Tuesday, March 22, 2011

Modern Medicine

Bear with me here: I'm going to take a few minutes to whine and complain about our health care system. Then it will be out of my system and I can go back to being grateful for free health care and modern technology.

When a woman is pregnant in New Brunswick, she is scheduled for an ultrasound to check on the baby some time in the range of 18-20 weeks. Except, in my case, I guess the doctor thought it would be more convenient for all concerned to just send me in a week or so early, to get it done before Christmas. Thinking that the doctor, of course, knew best, I went along with this plan. Showed up for my ultrasound, excited to find out the gender of the baby, only to be told once we got in that the doctor had scheduled me too early in the pregnancy and not only was it too early to find out the sex, but also several key factors of growth and development were still too tiny to be seen clearly and I would have to come back in a couple weeks. Ok, fine. What they didn't tell me was that my placenta was lying quite low in the uterus. While this is a problem that will normally correct itself, it is something that needs to be monitored because in the odd chance it doesn't fix itself, a C-section will be needed.

On to my second ultrasound - where I am still blissfully unaware of this placenta problem. Ultrasound goes well, we find out we're having another boy, technician tells us that everything looks great, we go home.

Meanwhile, I am now seeing the OB/GYN on a regular basis. I see her once or twice more after the ultrasound, where again she affirms that everything is great and doesn't breathe a word about low-lying placentas. Skip to a month ago, I go in for my routine appointment and she tells me that just by-the-way, I have a low placenta which they noticed at the first ultrasound, but decided not to tell me about because they figured it would be better by the second ultrasound, but it still wasn't quite clear so I'm going to have to go in for a third ultrasound.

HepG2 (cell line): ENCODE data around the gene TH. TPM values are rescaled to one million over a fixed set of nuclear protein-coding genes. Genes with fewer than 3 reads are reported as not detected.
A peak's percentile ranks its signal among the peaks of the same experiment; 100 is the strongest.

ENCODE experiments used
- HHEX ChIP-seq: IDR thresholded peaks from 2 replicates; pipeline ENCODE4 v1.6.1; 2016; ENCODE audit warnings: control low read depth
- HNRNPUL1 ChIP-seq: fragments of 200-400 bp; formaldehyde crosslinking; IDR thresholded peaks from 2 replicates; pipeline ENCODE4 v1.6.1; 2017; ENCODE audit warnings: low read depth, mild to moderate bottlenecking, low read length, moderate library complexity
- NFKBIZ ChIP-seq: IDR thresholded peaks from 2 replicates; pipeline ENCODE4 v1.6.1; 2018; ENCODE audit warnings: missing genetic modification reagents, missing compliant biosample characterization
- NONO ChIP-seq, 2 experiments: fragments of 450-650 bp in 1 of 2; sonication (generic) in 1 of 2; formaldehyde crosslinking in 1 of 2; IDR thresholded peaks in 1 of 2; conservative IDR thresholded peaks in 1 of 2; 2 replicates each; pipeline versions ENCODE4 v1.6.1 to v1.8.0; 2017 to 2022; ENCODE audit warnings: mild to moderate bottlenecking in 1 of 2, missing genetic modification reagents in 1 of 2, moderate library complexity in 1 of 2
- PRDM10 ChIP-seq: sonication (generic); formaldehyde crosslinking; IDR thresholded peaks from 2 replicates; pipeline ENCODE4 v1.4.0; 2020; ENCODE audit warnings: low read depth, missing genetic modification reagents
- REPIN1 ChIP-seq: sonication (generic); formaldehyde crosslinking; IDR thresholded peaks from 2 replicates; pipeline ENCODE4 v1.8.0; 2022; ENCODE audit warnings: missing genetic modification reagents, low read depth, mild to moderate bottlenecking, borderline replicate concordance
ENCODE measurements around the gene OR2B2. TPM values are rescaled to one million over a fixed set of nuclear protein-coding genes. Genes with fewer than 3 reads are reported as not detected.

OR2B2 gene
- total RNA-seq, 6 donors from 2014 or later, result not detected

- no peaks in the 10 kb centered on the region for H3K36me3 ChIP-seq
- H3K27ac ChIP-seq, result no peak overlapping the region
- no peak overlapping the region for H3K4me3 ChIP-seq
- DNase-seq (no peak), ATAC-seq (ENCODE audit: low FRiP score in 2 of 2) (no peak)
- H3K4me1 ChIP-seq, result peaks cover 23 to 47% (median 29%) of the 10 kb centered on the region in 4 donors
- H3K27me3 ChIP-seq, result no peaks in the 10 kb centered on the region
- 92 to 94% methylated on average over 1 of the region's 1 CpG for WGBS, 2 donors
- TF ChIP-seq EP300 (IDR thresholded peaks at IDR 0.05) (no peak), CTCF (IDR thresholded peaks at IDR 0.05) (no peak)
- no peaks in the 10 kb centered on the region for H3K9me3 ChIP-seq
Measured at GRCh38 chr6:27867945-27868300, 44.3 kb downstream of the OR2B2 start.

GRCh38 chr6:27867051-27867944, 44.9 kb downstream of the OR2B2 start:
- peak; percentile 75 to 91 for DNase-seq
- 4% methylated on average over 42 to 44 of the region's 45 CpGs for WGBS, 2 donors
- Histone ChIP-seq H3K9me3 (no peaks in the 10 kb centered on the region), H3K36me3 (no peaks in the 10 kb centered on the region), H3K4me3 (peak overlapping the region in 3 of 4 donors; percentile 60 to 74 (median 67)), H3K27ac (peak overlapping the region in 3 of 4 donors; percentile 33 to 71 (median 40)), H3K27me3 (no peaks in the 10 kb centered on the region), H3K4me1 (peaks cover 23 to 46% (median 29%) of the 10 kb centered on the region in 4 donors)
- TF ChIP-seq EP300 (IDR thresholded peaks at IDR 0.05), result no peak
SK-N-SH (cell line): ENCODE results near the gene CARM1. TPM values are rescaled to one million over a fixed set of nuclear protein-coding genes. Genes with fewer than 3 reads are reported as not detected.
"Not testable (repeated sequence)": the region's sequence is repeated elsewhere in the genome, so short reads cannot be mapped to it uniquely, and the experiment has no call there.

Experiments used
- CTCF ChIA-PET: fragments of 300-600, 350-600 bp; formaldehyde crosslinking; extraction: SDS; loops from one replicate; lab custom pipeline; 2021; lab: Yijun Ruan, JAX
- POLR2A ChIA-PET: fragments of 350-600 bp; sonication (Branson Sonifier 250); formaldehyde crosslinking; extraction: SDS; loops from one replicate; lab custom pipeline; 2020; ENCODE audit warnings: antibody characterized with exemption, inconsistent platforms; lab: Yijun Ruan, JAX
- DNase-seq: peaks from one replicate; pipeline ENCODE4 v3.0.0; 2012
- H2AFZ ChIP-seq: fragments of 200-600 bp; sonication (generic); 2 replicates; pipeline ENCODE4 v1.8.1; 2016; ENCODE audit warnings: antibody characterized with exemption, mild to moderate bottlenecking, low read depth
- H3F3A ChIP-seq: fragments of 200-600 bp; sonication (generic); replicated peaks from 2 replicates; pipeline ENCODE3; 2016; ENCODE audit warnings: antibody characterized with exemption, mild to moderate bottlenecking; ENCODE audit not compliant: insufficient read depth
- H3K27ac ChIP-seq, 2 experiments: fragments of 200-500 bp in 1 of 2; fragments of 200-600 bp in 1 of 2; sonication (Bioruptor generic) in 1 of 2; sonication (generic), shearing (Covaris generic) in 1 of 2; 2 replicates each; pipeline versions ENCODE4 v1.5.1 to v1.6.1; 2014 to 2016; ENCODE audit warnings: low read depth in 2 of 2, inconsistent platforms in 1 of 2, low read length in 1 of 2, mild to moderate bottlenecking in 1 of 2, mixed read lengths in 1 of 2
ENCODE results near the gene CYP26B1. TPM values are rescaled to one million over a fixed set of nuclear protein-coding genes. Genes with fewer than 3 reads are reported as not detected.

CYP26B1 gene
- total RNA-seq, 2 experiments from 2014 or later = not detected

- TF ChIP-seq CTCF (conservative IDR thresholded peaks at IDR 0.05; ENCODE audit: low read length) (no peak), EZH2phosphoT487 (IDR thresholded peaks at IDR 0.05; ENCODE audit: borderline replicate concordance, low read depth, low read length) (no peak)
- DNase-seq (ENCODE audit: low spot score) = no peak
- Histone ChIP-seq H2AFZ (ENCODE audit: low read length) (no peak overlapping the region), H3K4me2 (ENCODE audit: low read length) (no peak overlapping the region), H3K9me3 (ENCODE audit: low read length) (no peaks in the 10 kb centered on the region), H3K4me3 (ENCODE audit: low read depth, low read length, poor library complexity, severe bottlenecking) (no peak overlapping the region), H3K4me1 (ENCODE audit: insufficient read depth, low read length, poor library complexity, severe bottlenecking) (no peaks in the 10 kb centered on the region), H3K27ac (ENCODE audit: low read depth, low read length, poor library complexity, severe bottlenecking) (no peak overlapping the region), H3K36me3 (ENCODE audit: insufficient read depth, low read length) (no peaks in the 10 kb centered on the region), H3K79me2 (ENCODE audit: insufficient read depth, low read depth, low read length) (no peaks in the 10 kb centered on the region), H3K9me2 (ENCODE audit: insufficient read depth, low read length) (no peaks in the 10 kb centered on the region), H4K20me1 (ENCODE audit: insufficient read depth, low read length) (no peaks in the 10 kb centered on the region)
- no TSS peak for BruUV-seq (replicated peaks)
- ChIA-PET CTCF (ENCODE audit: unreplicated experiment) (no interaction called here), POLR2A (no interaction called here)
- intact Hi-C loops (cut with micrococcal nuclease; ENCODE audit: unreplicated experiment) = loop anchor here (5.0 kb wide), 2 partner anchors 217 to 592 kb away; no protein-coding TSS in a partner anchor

Fast forward to today - ultrasound number three. In order to get there, I had to arrange for Eli to go to friends for the day, drive Cory into work, hang around town waiting for my appointment for two and a half hours, then torture myself by drinking copious amounts of water and holding it. I finally get there and get in, and the technician says "So... you're here to check on a low-lying placenta?" I responded in the affirmative, and she said "Haven't you had two ultrasounds already?" Again affirmative. "That's funny, according to my report the problem was fixed at the second ultrasound." I told her that wasn't what the obstetrician had said, and she said "Well, that's just what my report said, oh well we'll go ahead and double check anyway." She was very sweet and confirmed again that it definitely is a boy.

As far as ultrasounds go, the three that I've had this pregnancy at the Regional have all been positive experiences with kind technicians and a good system - as opposed to the ultrasound at St. Joe's last pregnancy which sucked - it's just ridiculous that they can't seem to get their act together. If the original doctor had just scheduled my appointment for the correct time, I would have avoided having the other two. If the hospital was close by and/or Cory's work schedule was more flexible it wouldn't be such a big deal, but it's a real pain to find someone to watch Eli, work out the car between us, Cory had to get time off for the first two to be with me (he didn't bother this time!), and it's almost an hour's drive from our house!

Anyway, I'm done whining. That's my story. Now I am going to be more positive and cheerful and just appreciate the doctors that I have. Even though they seem to be continually sending me for tests and blood work "just to check" when there is nothing wrong with me. If I could have a platform, it would be Pregnancy is not a Disease. 

But as my dear husband keeps reminding me, if something were to go wrong, it would be a huge blessing to have the system we have. "Modern medicine," despite its drawbacks, miscommunications and over-diagnosis, saves a lot of lives. I just have to put my foot down a little more about some of the unnecessary interventions.

And I'm done. Thankful for a healthy, growing, 3lb 13oz. baby boy in my belly. Thankful for God's blessing of a healthy pregnancy. And even thankful for doctors, despite my complaints.

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